One can list many problems in modern education: lack of funding, poor teaching, and brainwashed and distracted students addicted to their cell phones. And America is, of course, at the forefront of all this, especially regarding the unhealthy school environment. Bullying is an everyday reality in many American schools, but what is most shocking is that it escalates into shootings more often. The trend, unfortunately, spreads to other countries around the world, but the US is the absolute leader in school gun violence.
It looks like the current condition of American society contradicts the very foundations of this country and its traditions, such as the right of the individual to bear arms. And each American school today faces such a conflict between customs and modernity.
There is much talk nowadays about the changing ethical norms. Still, we see almost a complete absence of any moral element in school education, with students disoriented, full of anger and repressed feelings. Are we talking about a healthy society when a 6-year-old brings a gun to school and shoots a teacher (presumably intentionally)?
Sadly, this happened in Virginia this winter (thank God Abigail Zwerner, a 25-year-old teacher, survived, and this little boy has another chance in the future). Or yet another example from the school life of the 6-year-olds at Plainview South Elementary School in Texas, children made their classmate girl perform sex and made a video.
Teachers are running away from schools because there are cuts in funding, and the situation is far from under control. "There's kind of a trend away from discipline, from standard punishments, consequences, and behaviour is worsening across the country, and it's affecting everything else in education, including teacher morale", says a Fox News informant educator.
But okay, feelings aside, let us first look at the rankings and compare test scores. What are American students capable of doing compared to other developed countries? According to the Program for International Student Assessment (PISA), which measures the educational attainment of 15-year-olds, American teens have consistently performed below the average of their peers since 2000.
The latest PISA report shows that US students ranked only 22nd when China topped the list. It was a pinch of salt and caused immediate criticism from the US. But look, this is objective data, and this figure sums up the results of several tests in reading, math, and science. American students are pretty good at reading, where they did quite well but poorly in math and science.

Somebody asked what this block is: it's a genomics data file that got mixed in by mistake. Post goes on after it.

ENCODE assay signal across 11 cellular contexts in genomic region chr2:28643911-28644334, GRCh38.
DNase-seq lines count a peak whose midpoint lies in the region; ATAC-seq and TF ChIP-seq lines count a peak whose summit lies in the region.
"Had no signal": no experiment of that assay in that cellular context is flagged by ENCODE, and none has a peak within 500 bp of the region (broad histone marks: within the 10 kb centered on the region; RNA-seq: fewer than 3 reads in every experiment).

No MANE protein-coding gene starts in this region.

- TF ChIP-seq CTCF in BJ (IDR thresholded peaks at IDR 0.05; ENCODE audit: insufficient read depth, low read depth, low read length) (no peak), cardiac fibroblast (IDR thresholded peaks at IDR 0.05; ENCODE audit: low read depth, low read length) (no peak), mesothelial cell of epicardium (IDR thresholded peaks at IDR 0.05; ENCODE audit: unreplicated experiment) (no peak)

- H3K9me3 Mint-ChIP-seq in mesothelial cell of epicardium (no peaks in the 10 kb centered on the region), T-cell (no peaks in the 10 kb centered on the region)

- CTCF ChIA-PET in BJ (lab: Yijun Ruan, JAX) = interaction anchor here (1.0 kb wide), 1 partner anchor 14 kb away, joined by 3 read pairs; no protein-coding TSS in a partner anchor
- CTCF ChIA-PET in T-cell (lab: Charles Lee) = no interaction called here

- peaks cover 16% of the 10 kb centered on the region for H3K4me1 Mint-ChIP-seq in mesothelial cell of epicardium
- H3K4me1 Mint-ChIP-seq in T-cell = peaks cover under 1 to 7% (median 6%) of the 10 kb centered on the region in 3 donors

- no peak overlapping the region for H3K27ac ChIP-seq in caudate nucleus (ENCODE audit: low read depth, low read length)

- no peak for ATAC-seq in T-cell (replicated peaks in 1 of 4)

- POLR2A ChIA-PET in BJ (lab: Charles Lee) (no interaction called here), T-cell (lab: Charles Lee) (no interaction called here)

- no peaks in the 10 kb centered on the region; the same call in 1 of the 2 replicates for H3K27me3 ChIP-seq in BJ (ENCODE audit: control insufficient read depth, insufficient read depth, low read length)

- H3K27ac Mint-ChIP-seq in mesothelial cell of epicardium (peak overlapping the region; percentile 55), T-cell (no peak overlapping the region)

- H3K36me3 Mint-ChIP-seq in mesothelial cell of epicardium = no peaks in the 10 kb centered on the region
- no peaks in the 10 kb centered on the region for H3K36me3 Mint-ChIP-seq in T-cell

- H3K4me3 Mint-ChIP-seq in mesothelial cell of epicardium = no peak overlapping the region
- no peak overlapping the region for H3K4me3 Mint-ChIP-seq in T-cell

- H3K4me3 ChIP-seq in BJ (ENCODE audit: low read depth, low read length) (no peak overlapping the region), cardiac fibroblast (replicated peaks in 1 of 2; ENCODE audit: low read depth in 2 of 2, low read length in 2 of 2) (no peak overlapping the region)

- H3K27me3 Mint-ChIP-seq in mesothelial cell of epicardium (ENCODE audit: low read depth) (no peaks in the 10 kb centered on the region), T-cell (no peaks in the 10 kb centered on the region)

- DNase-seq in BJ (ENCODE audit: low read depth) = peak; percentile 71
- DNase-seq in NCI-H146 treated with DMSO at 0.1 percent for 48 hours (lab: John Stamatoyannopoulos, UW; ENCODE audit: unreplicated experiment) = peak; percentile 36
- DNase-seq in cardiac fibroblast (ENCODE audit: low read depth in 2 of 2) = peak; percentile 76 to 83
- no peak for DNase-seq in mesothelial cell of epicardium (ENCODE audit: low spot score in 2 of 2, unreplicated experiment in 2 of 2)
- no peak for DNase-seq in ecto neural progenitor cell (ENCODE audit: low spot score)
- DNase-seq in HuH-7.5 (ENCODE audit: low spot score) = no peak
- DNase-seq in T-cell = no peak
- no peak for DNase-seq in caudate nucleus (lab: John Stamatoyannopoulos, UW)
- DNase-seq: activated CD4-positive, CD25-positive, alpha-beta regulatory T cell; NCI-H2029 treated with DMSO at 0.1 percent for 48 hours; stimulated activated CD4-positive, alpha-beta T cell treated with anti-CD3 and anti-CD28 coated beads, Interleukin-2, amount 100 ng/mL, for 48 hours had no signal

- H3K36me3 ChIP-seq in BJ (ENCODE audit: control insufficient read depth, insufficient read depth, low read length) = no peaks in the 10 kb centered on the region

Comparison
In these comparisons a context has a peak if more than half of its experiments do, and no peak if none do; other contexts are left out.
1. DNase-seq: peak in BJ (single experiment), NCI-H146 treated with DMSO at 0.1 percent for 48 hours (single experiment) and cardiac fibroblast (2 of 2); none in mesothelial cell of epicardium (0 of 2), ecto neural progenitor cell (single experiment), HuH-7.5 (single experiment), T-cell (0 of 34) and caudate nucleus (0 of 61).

Internal testing by the National Assessment of Educational Progress showed last October that math and reading scores had declined since the pandemic. But the 2023 May report found that some students were beginning to make gains in math and reading again. Unfortunately, you can't keep up with two hares!
Success in math has led people to decline in grades in history and social studies. According to the results, at least a third of 14-year-olds do not understand how government works or what its functions are. Some teens have no clue about the historical background of the country.
Going back to the international PISA report, curiously, it says: "Students in the United States reported significantly more competition than co-operation amongst their schoolmates to a greater degree than students in any other country/economy" participating in PISA.
Competition and lack of support in the classroom can affect the main problem that young people struggle with in American schools — bullying, psychological and physical violence, and an explosion of repressed aggression. This system does not teach children to cooperate; instead, it convinces the young man that we live in a jungle, where homo homini lupus est ("Man is a wolf to man").
This existential desert, created by the whole system of American school education, is well illustrated in Gus Van Sant's provocative film Elephant (2003), based on the events of the horrific Columbine school shooting of 1999. The film received critical acclaim and won the Palme d'Or at the 2003 Cannes Film Festival.
The picture shows the perspective of the daily experiences of depressed minors psychologically abandoned by parents and educators at school. Twenty years after the release of the classical movie, the overall condition of American schools only worsened, and mass shootings became a pandemic.
The Columbine massacre set the stage for a horrific series of similar events that have increased yearly in America since 1999. In 2022, there were 46 school shootings in the US, which means there was a shooting almost once a week. For comparison, from 2011 to 2014, one school shooting happened only once in 64 days, a shocking number.
Some of the shootings are initiated by the adults, who return to their school for some strange revenge (like the bloodiest event of this year that occurred in March in Nashville, where a 28-year-old former student killed three 9-year-olds and three members of staff). But in many cases, they are the kids targeting the administration (like the 17-year-old boy Austin Lyle from Denver) or each other (like 14-year-old James Austin Hancock wounded two students his age in 2016).
The aggravation of school shootings eventually led to a reasonable assumption that it was not the children who were to blame but the adults associated with them and perhaps the education system itself. The reports show that in 76% of school attacks, the guns were taken by them from the home of a parent or close relative. Cases are filed against parents: over the past few years, about seven criminal cases have been initiated against parents of children who brought a gun to school and fired with it.
Let's make America great again. Well, maybe we can start with something achievable instead. Why won't someone choose another motto for one's presidential campaign: "Please, at least make our schools safe again!". This would have made sense.